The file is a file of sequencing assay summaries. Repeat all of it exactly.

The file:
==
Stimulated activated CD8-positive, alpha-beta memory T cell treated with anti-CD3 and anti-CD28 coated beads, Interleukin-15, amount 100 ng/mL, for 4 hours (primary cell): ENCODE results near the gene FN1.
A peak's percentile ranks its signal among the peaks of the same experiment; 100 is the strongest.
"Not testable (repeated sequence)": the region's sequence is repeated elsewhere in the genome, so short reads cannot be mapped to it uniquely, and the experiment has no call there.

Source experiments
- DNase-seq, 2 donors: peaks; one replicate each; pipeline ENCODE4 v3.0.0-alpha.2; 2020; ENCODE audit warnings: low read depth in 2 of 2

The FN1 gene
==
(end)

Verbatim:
Stimulated activated CD8-positive, alpha-beta memory T cell treated with anti-CD3 and anti-CD28 coated beads, Interleukin-15, amount 100 ng/mL, for 4 hours (primary cell): ENCODE results near the gene FN1.
A peak's percentile ranks its signal among the peaks of the same experiment; 100 is the strongest.
"Not testable (repeated sequence)": the region's sequence is repeated elsewhere in the genome, so short reads cannot be mapped to it uniquely, and the experiment has no call there.

Source experiments
- DNase-seq, 2 donors: peaks; one replicate each; pipeline ENCODE4 v3.0.0-alpha.2; 2020; ENCODE audit warnings: low read depth in 2 of 2

The FN1 gene